Why Not Bigger Than London

The great Creole city’s geographical position has always dazzled every eye except the cold, coy scrutiny of capital. “The position of New Orleans,” said President Jefferson in 1804, “certainly destines it to be the greatest city the world has ever seen.” He excepted neither Rouge nor Babylon. Put man’s most positive predictions are based upon contingencies; one unforeseen victory over nature bowls them down; the seeming certainties of tomorrow are changed to the opposite certainties of today; deserts become gardens, gardens cities, and older cities the haunts of bats and foxes. When the early Kentuckian and Ohioan accepted nature’s highway

The British Invasion

Paterson and Ross had struck the Baratarians just in time. The fortnight asked of the British by Lafitte expired the next day. The British themselves were far away eastward, drawing off from an engagement of the day before, badly worsted. A force of seven hundred British troops, six hundred Indians, and four vessels of war had attacked Fort Bowyer, commanding the entrances of Mobile Bay and Mississippi Sound. Its small garrison had repulsed them and they retired again to Pensacola with serious loss, including a sloop-of-war grounded and burned. Now General Jackson gathered four thousand men on the Alabama River,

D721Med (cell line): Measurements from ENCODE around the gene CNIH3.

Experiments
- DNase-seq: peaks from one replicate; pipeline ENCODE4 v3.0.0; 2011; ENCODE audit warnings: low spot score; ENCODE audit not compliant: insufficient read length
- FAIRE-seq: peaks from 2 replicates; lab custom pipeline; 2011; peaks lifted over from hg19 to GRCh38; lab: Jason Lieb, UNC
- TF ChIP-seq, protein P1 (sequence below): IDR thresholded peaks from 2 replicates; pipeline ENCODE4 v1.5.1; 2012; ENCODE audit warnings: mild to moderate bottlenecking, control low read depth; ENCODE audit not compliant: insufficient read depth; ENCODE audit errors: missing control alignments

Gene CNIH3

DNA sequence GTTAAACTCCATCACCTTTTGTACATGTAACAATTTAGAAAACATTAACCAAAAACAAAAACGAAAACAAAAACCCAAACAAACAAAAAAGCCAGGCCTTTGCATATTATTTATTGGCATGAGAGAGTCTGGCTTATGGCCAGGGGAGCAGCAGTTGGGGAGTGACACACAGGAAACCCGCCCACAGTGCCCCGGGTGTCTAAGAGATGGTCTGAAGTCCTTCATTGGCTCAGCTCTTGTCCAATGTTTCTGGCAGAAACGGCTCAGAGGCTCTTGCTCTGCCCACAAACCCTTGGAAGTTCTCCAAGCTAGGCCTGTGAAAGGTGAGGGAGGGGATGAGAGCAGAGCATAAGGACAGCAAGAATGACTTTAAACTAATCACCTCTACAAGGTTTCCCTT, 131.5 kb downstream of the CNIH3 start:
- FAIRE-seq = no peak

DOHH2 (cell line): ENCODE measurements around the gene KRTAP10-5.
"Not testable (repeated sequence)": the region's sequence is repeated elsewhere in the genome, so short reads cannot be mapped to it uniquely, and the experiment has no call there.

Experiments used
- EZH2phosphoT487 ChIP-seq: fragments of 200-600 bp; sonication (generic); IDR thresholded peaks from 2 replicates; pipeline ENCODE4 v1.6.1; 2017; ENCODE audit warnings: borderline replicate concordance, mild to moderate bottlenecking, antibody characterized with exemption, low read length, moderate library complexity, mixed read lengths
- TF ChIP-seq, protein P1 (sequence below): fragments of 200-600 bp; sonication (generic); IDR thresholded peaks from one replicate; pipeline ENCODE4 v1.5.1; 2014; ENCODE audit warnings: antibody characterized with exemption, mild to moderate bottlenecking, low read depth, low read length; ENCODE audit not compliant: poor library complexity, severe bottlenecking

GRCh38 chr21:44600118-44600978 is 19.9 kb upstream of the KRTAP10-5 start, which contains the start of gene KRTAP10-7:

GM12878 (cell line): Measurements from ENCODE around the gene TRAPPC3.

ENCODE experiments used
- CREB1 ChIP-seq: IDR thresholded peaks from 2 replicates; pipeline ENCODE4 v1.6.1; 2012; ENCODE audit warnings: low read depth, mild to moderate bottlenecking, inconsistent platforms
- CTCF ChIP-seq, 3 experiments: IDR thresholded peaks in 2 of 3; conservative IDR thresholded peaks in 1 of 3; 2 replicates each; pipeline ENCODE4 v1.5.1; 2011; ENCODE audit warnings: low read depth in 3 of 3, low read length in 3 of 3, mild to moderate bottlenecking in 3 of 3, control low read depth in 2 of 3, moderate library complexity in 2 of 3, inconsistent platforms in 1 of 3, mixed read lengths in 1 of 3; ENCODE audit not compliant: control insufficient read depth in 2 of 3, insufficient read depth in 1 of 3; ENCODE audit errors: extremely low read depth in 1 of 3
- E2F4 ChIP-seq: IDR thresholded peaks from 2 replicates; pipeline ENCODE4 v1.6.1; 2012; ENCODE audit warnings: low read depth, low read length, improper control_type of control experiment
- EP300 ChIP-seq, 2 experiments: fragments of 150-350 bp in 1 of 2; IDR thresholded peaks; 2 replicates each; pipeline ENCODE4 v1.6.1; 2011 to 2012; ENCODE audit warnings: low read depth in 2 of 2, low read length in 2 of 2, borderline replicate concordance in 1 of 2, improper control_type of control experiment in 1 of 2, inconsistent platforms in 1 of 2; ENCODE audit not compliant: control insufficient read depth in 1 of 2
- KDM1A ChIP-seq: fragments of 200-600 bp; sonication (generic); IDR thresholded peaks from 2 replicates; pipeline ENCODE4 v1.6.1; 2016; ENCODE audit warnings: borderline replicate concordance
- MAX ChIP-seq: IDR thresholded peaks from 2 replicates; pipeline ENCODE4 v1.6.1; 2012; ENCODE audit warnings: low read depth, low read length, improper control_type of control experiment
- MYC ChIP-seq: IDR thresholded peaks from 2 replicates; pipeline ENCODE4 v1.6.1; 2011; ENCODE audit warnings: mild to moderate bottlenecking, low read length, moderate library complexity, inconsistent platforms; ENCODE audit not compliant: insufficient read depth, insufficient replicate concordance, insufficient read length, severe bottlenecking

The Days of Pestilence

The New Orleans resident congratulates himself – and he does well – that he is not as other men are, in other great cities, as to breathing-room. The desperate fondness with which the Creole still clings to domestic isolation has passed into the sentiment of all types of the city’s life; and as the way is always open for the town, with just a little river-sand filling, to spread farther and farther, there is no huddling in New Orleans, or only very little here and there. There is assurance of plenty not only as to space, but also as to


The people of New Orleans take pride in Canal Street. It is to the modern town what the Place d’Armes was to the old. Here stretch out in long parade, in variety of height and color, the great retail stores, displaying their silken and fine linen and golden seductions; and the fair Creole and American girls, and the self-depreciating American mothers, and the majestic Creole matrons, all black lace and alabaster, swarm and hum and push in and out and flit here and there among the rich things, and fine things, the novelties and the bargains. Its eighteen-feet sidewalks are

Later Days

Not schools only, but churches, multiplied rapidly. There was a great improvement in public order. Affrays were still common; the Know-Nothing movement came on, and a few “thugs” terrorized the city with campaign broils, beating, stabbing, and shooting. Base political leaders and spoilsmen utilized these disorders, and they reached an unexpected climax and end one morning confronted by a vigilance committee, which had, under cover of night, seized the town arsenal behind the old Cabildo and barricaded the approaches to the Place d’Armes with uptorn paving-stones. But riots were no longer a feature of the city. It was no longer